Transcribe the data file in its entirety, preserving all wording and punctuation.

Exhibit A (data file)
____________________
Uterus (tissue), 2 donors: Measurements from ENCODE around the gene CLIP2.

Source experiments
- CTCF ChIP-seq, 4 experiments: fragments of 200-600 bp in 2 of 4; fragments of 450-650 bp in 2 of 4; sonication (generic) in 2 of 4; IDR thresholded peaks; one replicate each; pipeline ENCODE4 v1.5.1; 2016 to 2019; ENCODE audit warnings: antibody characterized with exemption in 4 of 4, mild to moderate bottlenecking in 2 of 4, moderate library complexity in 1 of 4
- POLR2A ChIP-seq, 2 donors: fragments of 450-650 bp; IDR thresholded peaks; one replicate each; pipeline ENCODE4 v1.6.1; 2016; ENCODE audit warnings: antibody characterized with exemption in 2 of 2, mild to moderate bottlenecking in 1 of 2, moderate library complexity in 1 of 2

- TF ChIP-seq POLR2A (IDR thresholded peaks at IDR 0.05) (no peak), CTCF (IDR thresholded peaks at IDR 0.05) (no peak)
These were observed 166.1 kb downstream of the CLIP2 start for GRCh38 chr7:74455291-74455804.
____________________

Uterus (tissue), 2 donors: Measurements from ENCODE around the gene CLIP2.

Source experiments
- CTCF ChIP-seq, 4 experiments: fragments of 200-600 bp in 2 of 4; fragments of 450-650 bp in 2 of 4; sonication (generic) in 2 of 4; IDR thresholded peaks; one replicate each; pipeline ENCODE4 v1.5.1; 2016 to 2019; ENCODE audit warnings: antibody characterized with exemption in 4 of 4, mild to moderate bottlenecking in 2 of 4, moderate library complexity in 1 of 4
- POLR2A ChIP-seq, 2 donors: fragments of 450-650 bp; IDR thresholded peaks; one replicate each; pipeline ENCODE4 v1.6.1; 2016; ENCODE audit warnings: antibody characterized with exemption in 2 of 2, mild to moderate bottlenecking in 1 of 2, moderate library complexity in 1 of 2

- TF ChIP-seq POLR2A (IDR thresholded peaks at IDR 0.05) (no peak), CTCF (IDR thresholded peaks at IDR 0.05) (no peak)
These were observed 166.1 kb downstream of the CLIP2 start for GRCh38 chr7:74455291-74455804.